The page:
UK storms: Cables and trees block roads
Winds gusting to 94mph (151 km/h) have brought down power cables and trees, blocking roads in Devon and Cornwall.
In Plymouth, buildings were evacuated after high winds damaged the YMCA building, in Cobourg Street.
Across the South West, more than 5,000 properties have been affected by power cuts.
In north Devon, a man was taken to hospital after he was trapped under a fallen tree in Chivenor, Barnstaple.
Fire crews found the man under a large branch at about 14:15 GMT. His condition is unknown.
The Met Office had issued an amber weather warning for winds around most of the South West.
In Porthleven in Cornwall, harbour master Phil Ward said all fishing boats have been removed after wooden barriers were smashed in an earlier storm, leaving vessels at the mercy of the weather.
"We are just praying we don't get any damage to the harbour walls," added Mr Ward.
Winds gusting up to 94mph (151 km/h) were recorded at Dartmouth in Devon by National Coastwatch.
In other updates:
- Engineers have removed a balcony from the storm-damaged Kingsand clock tower after it was hanging on with one bolt. English Heritage is expected to assess the damage on Thursday
- Roof slates fell from the Job Centre building in Torquay, with one smashing a town hall window opposite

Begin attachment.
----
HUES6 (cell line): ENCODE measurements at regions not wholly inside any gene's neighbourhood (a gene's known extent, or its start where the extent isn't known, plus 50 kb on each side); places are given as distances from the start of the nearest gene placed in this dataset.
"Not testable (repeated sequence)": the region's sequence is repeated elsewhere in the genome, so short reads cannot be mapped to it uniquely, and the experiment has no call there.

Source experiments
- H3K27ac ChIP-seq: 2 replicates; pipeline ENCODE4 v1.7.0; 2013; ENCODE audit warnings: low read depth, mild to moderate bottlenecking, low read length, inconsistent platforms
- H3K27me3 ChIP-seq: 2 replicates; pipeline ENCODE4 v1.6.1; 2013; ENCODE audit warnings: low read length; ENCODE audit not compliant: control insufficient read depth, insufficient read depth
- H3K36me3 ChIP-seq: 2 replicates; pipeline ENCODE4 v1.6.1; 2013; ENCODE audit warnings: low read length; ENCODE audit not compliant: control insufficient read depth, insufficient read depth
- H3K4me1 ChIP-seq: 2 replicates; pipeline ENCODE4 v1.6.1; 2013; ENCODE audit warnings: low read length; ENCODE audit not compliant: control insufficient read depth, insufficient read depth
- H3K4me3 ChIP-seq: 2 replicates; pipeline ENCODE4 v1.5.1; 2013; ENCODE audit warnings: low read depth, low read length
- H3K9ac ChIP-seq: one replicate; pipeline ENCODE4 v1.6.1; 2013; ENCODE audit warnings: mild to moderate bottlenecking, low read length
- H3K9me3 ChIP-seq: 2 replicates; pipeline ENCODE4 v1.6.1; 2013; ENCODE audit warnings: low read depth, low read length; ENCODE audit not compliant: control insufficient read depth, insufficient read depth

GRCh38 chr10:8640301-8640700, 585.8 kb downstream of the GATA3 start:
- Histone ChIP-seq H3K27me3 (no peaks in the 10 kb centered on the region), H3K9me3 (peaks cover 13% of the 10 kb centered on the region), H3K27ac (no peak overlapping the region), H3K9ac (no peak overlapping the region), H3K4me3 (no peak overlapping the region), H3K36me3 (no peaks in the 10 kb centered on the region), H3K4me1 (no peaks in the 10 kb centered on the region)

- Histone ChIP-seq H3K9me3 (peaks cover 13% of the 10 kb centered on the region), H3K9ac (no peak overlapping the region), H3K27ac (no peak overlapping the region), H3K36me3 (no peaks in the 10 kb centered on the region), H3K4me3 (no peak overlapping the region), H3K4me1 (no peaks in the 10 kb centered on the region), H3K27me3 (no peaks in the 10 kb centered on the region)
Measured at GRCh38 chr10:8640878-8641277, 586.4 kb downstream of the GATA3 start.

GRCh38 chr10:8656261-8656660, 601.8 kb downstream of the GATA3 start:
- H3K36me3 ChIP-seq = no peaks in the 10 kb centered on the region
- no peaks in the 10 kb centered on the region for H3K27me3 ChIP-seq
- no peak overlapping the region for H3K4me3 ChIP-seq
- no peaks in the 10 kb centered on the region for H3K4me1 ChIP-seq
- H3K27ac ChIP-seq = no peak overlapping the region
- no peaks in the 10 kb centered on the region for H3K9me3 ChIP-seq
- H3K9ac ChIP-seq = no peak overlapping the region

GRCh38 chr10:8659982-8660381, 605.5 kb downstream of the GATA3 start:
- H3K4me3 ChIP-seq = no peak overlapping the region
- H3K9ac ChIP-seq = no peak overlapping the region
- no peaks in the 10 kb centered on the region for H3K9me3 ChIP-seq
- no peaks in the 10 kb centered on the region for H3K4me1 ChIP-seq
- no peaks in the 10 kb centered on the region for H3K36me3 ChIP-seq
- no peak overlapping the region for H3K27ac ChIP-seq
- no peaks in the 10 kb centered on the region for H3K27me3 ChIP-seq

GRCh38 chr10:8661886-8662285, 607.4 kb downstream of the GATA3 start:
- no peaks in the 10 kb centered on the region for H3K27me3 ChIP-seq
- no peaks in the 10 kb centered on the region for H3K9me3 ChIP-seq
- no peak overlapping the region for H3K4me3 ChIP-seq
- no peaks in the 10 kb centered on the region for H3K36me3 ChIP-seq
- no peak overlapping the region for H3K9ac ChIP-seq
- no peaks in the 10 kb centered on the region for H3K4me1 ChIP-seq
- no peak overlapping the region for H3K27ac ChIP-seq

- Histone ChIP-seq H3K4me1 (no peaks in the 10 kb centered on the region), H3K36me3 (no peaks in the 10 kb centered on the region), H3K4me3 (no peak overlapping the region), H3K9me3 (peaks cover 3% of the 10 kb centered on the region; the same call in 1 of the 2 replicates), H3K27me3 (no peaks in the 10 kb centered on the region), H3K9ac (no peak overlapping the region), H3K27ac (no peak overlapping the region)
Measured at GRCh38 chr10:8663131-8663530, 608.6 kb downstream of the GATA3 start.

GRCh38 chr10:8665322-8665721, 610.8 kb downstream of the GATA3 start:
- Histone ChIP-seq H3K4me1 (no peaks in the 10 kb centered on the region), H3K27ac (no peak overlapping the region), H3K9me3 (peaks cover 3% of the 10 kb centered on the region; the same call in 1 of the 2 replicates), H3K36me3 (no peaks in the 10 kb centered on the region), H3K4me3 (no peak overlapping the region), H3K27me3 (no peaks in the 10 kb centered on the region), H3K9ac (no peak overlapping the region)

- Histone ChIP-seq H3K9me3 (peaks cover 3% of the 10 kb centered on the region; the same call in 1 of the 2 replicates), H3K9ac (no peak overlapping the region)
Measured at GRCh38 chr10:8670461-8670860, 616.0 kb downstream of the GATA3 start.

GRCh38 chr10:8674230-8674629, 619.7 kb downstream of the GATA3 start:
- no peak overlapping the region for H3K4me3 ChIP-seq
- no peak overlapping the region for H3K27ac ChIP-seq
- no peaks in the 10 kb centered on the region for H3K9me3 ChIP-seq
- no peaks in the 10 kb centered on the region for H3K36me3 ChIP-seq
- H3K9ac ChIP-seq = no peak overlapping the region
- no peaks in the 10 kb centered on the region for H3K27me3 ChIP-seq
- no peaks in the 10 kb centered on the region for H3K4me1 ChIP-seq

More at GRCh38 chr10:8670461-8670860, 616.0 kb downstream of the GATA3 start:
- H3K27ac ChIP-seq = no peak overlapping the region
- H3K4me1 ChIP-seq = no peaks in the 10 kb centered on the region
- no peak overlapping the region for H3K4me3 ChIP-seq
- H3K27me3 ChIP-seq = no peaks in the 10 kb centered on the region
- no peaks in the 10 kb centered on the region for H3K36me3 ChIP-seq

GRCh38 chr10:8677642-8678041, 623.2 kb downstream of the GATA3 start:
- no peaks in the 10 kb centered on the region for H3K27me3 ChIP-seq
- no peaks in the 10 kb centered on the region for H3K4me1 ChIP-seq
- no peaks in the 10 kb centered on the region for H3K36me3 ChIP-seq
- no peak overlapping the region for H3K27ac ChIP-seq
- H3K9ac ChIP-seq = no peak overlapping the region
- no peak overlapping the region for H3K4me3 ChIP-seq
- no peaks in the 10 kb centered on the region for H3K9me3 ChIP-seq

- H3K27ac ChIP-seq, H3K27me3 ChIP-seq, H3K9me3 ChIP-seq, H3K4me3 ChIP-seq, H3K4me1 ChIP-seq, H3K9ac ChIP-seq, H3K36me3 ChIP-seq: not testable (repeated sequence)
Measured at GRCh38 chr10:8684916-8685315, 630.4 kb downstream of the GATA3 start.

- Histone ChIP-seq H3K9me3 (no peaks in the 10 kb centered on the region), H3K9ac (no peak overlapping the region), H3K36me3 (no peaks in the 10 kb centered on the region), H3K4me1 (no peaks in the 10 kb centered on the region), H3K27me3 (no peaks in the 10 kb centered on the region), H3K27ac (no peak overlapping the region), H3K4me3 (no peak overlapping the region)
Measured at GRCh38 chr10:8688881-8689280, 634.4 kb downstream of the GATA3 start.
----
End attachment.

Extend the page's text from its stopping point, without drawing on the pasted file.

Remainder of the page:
- Fallen power cables blocked roads at Carbis Bay and on the A387 between Liskeard and Looe
- A tree blocked the A30 heading between Penzance and Land's End
- Haldon Forest Park on the edge of Exeter was closed because of the severe weather
- The Tamar Bridge between Devon and Cornwall was down to one lane "for safety reasons"
- Devon highways operations manager High Griffith tweeted that a fallen tree had blocked Castle Street in Okehampton
- The first of Flybe's extra "rescue flights" from Newquay in Cornwall took off on Wednesday to ease transport in and out of the region following damage to the track at Dawlish in Devon
- Westward Ho! gate at Northam Burrows was closed to vehicles
Transport Secretary Patrick McLoughlin has insisted all options remain on the table for building an alternative to the railway line at Dawlish in Devon, which has been destroyed by storms.
The line links Cornwall and much of Devon with the rest of the UK.
The government has confirmed that Network Rail will be given £31.3m to spend on ten flood protection schemes in the west of England, including at Cowley Bridge Junction, in Devon.
Mr McLoughlin said an alternative inland route for the long term would be studied.
But he acknowledged many people were determined the coastal route should never be lost.
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